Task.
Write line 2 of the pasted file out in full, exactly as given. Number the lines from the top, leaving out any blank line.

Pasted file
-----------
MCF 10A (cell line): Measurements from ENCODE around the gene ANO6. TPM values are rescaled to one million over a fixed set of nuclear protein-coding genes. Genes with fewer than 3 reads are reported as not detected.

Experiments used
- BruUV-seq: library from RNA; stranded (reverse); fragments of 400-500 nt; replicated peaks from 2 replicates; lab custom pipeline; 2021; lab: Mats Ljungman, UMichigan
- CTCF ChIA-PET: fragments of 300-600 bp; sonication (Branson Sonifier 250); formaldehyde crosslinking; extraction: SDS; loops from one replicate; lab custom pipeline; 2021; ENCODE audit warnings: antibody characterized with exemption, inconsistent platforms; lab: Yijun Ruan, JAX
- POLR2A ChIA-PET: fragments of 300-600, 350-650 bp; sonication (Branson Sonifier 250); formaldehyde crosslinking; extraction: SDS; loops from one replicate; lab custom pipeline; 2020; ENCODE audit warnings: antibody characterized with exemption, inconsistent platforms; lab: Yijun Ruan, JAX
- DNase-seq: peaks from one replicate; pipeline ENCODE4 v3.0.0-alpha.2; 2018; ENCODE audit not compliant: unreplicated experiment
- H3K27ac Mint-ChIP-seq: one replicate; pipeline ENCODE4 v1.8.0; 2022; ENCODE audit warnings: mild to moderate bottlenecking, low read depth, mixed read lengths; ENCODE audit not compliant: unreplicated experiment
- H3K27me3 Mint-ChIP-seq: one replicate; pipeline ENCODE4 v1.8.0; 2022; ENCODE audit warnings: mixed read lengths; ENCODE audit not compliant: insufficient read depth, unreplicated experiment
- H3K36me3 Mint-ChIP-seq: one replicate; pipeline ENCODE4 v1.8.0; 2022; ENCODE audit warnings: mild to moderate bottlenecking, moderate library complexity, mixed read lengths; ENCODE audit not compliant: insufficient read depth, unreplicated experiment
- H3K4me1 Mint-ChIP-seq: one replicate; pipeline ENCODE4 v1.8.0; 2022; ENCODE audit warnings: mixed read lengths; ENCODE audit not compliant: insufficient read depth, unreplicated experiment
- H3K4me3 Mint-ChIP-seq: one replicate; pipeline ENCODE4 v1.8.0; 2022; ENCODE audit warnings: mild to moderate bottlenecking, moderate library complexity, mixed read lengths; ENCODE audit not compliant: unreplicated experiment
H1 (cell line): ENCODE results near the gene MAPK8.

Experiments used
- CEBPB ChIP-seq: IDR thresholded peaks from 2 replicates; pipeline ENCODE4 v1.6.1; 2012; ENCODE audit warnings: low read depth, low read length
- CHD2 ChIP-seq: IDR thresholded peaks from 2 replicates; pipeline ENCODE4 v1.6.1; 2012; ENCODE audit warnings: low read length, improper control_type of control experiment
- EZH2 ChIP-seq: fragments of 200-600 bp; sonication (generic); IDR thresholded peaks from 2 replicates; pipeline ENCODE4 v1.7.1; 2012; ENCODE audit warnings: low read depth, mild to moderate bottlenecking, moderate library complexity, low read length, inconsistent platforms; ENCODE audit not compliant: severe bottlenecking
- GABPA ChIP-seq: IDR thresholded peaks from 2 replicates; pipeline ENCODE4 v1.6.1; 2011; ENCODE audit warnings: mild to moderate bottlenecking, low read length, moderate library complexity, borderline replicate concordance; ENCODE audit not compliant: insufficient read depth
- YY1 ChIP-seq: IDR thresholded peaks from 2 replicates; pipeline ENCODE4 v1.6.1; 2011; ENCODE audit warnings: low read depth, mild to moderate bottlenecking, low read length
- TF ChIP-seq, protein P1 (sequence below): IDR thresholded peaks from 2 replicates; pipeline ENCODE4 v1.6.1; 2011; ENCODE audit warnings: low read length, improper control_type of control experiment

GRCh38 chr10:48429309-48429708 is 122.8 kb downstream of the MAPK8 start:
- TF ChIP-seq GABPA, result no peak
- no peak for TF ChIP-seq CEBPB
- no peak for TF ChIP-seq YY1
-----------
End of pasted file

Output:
Experiments used